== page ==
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April 10, 1975 - Image 5

Resource type:
The Michigan Daily, 1975-04-10

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Thursday, April 10, 1975


Page Five

co eron


A tall, raw-boned figure, a goatee fram-
ing a mobile face, he projects a com-
manding, almost prophetic image. His
speech still retains traces of the street
dialect picked up on the corners and
playgrounds of Harlem. Only an occa-
sional expressive metaphor betrays the
poet within.
Gil Scott-Heron is 25-years-old, black,
and is of proven literary quality. In an
electrifying election cue performance at
the Union Ballroom, sponsored by the
Friends of the Ann Arbor Sun, he served
notice of his increasing prominence on
the contemporary music scene.
A prodigious and versatile literary tal-
ent, he penned short stories, novels and
several books of poetry which impressed
enough people to land him a job teach-
ing at Federal City College in Washing-
ton, D.C.
At the same time, he slowly developed
his musical sensibilities by way of the
piano. Eventually, these two abilities con-
verged, which is where we find Gil Scott-
Heron today.
He strongly espouses the cause of black

solidarity. He continually emphas
concept to his pre-dominantly b
diences. "What we need is each
he says.
Scott-Heron's more general me
directed at a larger audience-p
Basically he calls for the estab
of a new order, not a particularl
view-point, but one that is articul,
driven home by his provocative,i
rive poetry.
Songs like "Essex" and the we
"The Revolution Will Not Be Te
and poems such as "We Beg Y
don, America" vividly illustrate i
laden lyrics his observations an
In the end, his poetry has a d
pose. First, it is a personal decla
his belief in the possibility and r
social change. But perhaps more
antly, he attempts to educate, s
make people aware of the nee
change in society's fabric.
At the Union Ballroom; his ni
ber Midnight Band demonstra
ability to suddenly change technm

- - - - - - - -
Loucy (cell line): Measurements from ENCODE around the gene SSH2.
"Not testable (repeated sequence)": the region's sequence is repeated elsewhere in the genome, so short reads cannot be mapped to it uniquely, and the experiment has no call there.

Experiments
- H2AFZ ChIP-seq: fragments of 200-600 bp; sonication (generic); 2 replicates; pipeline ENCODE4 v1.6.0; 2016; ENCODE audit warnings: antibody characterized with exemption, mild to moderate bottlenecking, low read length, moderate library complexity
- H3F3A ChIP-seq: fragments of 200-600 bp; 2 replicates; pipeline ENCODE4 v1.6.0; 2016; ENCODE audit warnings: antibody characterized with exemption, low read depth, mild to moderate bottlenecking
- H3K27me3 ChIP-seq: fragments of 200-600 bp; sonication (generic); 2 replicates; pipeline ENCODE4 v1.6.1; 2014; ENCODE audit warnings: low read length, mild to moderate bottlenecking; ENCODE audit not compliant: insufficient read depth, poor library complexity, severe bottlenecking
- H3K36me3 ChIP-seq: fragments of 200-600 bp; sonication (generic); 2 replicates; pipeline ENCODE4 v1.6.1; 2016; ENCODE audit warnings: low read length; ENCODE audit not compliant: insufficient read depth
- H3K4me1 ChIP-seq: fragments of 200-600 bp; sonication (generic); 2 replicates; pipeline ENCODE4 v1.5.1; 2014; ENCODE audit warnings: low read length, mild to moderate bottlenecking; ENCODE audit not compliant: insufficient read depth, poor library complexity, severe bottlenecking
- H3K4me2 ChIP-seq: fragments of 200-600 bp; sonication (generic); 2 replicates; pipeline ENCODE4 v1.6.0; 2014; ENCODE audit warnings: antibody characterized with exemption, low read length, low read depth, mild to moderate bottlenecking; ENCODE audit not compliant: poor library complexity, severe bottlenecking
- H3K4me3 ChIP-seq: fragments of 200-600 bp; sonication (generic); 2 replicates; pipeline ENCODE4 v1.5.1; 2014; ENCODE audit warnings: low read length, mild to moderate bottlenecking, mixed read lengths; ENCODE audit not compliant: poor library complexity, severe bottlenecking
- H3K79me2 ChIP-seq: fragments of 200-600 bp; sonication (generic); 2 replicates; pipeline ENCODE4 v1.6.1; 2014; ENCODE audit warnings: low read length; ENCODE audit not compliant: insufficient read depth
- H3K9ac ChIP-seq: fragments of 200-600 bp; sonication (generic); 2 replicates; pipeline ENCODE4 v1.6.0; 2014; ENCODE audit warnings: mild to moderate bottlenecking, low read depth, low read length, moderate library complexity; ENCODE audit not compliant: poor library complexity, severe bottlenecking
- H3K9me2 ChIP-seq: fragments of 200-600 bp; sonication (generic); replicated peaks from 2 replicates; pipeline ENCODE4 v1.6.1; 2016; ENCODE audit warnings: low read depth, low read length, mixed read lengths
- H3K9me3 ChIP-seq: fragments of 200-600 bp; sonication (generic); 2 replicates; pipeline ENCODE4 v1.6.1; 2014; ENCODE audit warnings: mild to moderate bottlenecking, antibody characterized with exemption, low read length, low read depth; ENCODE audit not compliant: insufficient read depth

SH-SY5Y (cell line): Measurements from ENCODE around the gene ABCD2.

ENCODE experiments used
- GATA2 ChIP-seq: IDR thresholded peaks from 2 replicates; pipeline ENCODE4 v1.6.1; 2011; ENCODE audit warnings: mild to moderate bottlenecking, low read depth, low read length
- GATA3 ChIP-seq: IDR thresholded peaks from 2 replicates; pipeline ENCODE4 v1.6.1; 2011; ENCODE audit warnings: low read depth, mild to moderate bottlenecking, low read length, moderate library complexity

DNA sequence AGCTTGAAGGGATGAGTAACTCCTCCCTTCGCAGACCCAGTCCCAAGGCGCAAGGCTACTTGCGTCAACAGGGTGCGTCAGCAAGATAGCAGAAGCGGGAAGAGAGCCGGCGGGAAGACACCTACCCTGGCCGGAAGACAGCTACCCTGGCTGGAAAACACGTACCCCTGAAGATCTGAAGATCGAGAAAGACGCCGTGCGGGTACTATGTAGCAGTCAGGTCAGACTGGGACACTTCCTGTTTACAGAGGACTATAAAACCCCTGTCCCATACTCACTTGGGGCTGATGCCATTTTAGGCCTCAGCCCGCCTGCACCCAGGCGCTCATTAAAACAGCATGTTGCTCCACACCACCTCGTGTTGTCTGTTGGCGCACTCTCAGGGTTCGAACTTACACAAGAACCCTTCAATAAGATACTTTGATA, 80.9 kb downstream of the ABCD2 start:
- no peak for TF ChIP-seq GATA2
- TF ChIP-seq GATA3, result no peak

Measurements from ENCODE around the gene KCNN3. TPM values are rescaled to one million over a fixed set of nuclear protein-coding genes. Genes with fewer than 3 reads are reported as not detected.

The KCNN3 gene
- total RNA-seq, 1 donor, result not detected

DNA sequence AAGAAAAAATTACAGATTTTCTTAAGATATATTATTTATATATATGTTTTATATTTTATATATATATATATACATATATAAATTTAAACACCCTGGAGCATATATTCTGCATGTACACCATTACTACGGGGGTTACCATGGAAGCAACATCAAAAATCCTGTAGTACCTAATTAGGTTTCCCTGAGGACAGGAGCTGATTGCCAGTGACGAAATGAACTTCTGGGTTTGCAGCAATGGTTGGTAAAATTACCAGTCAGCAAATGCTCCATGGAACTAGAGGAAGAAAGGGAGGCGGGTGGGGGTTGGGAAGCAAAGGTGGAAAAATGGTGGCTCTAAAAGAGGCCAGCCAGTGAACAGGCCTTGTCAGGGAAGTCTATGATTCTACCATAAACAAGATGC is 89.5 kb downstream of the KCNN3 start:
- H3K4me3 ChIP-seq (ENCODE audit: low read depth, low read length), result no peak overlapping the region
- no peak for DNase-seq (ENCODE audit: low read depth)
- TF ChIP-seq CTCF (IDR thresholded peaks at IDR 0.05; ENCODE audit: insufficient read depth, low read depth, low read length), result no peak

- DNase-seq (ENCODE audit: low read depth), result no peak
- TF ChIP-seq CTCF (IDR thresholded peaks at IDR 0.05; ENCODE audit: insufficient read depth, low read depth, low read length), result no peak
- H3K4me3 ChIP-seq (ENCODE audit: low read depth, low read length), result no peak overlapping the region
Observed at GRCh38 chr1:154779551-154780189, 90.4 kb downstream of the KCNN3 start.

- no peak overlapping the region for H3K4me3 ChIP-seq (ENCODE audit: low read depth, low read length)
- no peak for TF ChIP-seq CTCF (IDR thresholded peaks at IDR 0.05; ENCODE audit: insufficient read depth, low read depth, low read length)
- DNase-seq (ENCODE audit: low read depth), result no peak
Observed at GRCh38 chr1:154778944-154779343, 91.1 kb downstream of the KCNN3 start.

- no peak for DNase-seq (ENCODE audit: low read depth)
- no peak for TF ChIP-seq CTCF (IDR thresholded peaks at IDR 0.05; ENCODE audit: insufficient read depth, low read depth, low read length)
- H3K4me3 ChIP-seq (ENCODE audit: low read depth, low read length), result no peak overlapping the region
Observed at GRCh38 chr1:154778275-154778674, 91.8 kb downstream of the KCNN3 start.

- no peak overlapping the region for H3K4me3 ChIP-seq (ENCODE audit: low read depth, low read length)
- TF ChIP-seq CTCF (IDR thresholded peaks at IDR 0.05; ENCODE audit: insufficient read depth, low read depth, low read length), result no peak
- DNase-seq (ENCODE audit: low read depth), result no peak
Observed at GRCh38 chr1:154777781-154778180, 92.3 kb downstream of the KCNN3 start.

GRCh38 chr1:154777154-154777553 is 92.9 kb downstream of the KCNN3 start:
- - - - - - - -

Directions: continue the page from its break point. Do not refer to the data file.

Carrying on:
fying categorization. From thec
opening spiritual chant to the coo

izes this and to unrestrained, energetic electro-
lack au- jazz, their music appealed to many tastes.
other," But whatever form it was, the band
never failed to satisfy the audience in
ssage is bringing their music's rhythmic tension
America. to a climax.
lishment Brian Jackson's very fast and funky
y unique solos on electric piano were jazz-oriented,
ated and but occasionally repetitive and simple.
imagina- Jackson composes most of the music,
and provides the impetus for Scott-Her-
ell-known on's lyrical interpretation.
our Par- Bilal Sunni Ali's sax had a rich, jaded
n image- tone. His solos were daring and creative,
d objec- though his harmonica-work clashed with
the music. Both Jackson and Ali played
lual pur- flute competently, though the instrument
ration of is grossly over-used by the band.
eality of The core of the music is the synco-
import- pated rhythms of the percussion section
imply to which is the best since Santana's.
d for a
Victor Brown's vocals are commerc-
ne-mem- ially superior to Scott-Heron's. But Gil
ted the attracted the audience's attention by sing-
ique, de- ing each word with feeling for its mean-
concert's ing, evidenced most powerfully in "Win-
)l school, ter in America."

Part I of Satyjit Ray's Apu Trilogy.
Made in India. Subtitled.
TONIGHT-Thurs., April 10
Aud. A, Angell Hall

Daily Photo by STEVE KAGAN
Gil Scott-Heron

-cAnpu4 ticks
Oscar picks: Same